The definition of “accountable” is taking responsibility for one’s actions, and it is something every parent hopes their teen will be. When parents teach their kids to take responsibility for their decisions and actions, they help them develop into conscientious human beings and responsible citizens of the community. Without accountability, teenagers blame others, refuse to follow rules they find unfair, and find ways to justify their behavior regardless of the impact on others.
So, if we all want to raise accountable teenagers, why are there so many teens and young adults who seem to lack this valuable attribute? Instilling accountability is simply not an easy task. It’s a long process that requires patience and diplomacy.
Many times, it will appear that our hard work is not achieving any results, which can make some parents give up. But take heart! It is possible to raise accountable teenagers in our modern society, and if you don’t give up, you will eventually see your teen develop into a responsible adult.
Here are the top 8 ways to instill accountability in your teenagers:
Demonstrate personal responsibility.
Role modeling is the most effective tool parents have for teaching their teens anything. Any value you want your teen to have, simply demonstrate it in your everyday life. So if you want your teen to take responsibility for their actions, you should do the same.
Avoid blaming others. Follow rules, and don’t avoid the consequences if you break them. If you make a mistake, admit it, apologize, and make amends if possible. For example, if you accidentally bang the door of the car next to you in the parking lot, then leave a note!
Create a culture of accountability in your family.
Your family has its own culture that reflects your values, expectations, rules, and hopes. If you want an accountable teen, then each member of your family must be responsible for their own actions and behaviors, each family member must be responsible for following rules and expectations, and each must be responsible for how they respond to stressful or frustrating situations. No one in the family should be allowed to change the rules to fit their own needs or feelings.
You must provide your children clear and firm rules and expectations, so that they are aware of the consequences of their actions. Your teen must know that if they choose to break the rules, there will be a consequence for that choice. Of course, this only works if you don’t give in or give up just because your teen whines or promises to behave. You must see the consequence through in order to see the behavior change.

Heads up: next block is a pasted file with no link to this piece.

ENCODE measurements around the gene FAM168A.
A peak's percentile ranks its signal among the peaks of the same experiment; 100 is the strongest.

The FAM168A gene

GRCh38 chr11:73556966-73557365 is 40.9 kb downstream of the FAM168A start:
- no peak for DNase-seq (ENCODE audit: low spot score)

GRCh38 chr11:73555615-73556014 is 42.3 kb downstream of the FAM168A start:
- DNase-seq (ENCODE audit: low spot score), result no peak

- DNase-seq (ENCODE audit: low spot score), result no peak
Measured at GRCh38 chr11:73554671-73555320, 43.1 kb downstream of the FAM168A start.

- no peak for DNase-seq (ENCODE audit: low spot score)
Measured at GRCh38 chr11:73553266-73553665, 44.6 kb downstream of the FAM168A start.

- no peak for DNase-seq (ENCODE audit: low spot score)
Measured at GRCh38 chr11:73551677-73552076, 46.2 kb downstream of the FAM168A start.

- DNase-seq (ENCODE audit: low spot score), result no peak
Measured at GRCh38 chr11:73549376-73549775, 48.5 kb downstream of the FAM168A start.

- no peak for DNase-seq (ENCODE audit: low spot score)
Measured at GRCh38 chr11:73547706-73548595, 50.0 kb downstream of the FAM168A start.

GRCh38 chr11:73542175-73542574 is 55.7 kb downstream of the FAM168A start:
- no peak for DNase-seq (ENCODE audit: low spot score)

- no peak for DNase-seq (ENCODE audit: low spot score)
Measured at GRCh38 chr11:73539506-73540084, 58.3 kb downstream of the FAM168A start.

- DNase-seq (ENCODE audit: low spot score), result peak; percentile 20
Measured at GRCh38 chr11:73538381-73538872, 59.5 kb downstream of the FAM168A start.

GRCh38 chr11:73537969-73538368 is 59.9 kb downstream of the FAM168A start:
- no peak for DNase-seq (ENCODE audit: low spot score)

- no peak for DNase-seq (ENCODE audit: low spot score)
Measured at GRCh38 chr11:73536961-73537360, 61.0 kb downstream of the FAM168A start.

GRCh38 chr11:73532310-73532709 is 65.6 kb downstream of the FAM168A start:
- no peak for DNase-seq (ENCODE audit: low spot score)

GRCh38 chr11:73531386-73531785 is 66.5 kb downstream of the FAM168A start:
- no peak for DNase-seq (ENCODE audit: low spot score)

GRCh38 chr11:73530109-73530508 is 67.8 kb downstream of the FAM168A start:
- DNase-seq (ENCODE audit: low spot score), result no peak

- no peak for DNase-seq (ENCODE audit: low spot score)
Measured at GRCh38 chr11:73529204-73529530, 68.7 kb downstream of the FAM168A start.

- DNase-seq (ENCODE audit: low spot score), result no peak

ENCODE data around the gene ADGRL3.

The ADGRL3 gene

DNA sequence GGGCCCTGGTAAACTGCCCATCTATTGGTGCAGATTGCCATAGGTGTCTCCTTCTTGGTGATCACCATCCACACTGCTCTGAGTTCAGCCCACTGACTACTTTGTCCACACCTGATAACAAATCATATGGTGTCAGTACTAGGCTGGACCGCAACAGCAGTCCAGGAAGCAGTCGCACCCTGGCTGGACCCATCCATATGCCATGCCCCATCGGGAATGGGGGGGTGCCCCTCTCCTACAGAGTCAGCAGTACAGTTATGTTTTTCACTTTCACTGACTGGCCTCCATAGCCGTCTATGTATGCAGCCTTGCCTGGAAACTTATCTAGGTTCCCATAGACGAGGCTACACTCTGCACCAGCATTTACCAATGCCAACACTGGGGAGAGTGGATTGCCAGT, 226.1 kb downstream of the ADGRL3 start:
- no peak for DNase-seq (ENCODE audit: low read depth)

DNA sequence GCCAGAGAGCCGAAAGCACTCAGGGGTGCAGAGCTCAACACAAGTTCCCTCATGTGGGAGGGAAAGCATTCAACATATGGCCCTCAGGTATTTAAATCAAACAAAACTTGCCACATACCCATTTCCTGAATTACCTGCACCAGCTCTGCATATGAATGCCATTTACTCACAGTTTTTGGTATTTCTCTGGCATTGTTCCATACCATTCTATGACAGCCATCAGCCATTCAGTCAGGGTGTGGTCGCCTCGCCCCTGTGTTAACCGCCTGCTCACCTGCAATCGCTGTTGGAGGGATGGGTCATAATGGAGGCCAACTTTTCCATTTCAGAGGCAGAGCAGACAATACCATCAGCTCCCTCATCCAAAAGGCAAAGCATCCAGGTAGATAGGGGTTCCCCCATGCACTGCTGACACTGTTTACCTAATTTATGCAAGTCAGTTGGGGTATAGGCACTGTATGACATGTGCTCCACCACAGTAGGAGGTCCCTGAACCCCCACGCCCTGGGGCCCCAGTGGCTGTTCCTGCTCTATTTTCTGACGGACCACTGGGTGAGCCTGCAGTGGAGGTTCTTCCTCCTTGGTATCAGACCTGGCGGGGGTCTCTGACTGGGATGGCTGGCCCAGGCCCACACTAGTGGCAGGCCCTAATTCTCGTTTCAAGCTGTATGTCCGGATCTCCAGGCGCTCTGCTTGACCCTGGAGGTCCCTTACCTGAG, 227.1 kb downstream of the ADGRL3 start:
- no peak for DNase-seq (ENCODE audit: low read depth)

Be involved in their life.
Research consistently shows that teens with involved parents are more likely to be responsible and do better in school and less likely to engage in risky behaviors, such as drugs, crime and sex.
Establish open, friendly, honest communication with your children from a young age. Learn about their interests and attend their activities. Showing that you care about and support your teen helps them feel valued, and this in turn makes them more eager to engage with you and want to please you.
But don’t be over-involved.
There is a fine line between showing your teen that you support them and micromanaging their lives. As parents, many of us do things for our kids today that we were able and expected to do for ourselves when we were children. Our parents didn’t often feel the need to negotiate with our sports coach, solve our every problem, or entertain us in our free time. We should let our teens manage their own lives.
Refrain from rescuing your teen.
It is so painful for us, as parents, to watch our children go through difficult circumstances, and we typically want to jump in and fix things. While this is a natural reaction of wanting to protect someone we love, it is actually one of the worst things you can do as a parent. When your child is a teenager, your role becomes more of a coach.
You want to guide and support your teen through their difficulty while still allowing them to discover their own capabilities. If we step in, we stop the learning process and deprive our teen from developing the courage needed to try new things and solve problems.
Your teen needs to learn now – before they leave your home as a young adult – how to manage obstacles in life, and they need to have experience overcoming a difficulty on their own so that they gain confidence in themselves and realize they are capable.
When you rescue your teen, you are inadvertently communicating to them that you don’t think they can handle challenges, and your teen will begin to doubt their own abilities. Your teen will learn to expect that others will take care of things for them, and they will become a master of avoiding challenges, instead of facing them.
Allow natural consequences.
No matter how painful, you must let your teen be responsible for the good and bad decisions they have made. It might feel cruel, but it is actually the very best parenting you can offer. If a teen gets a ticket for speeding, he should pay the fine, not you.
If he doesn’t have the money, he will need to find a way to earn it or lose his license. If your teen procrastinates on a big project, do not do the project for them! If your teen didn’t prepare for an exam, don’t make excuses to the teacher and beg for a second chance.
Let them receive the bad grade and handle the results. This way kids will learn how to take responsibility for their actions and deal with the consequences.
Praise them when they demonstrate responsibility.
Positive reinforcement of any actions your teen takes to show responsibility will encourage them to continue the behavior. Never underestimate the power of a compliment.
Can a Mentorship and Accountability Program Help my Teen?
Courtesy of Middle Earth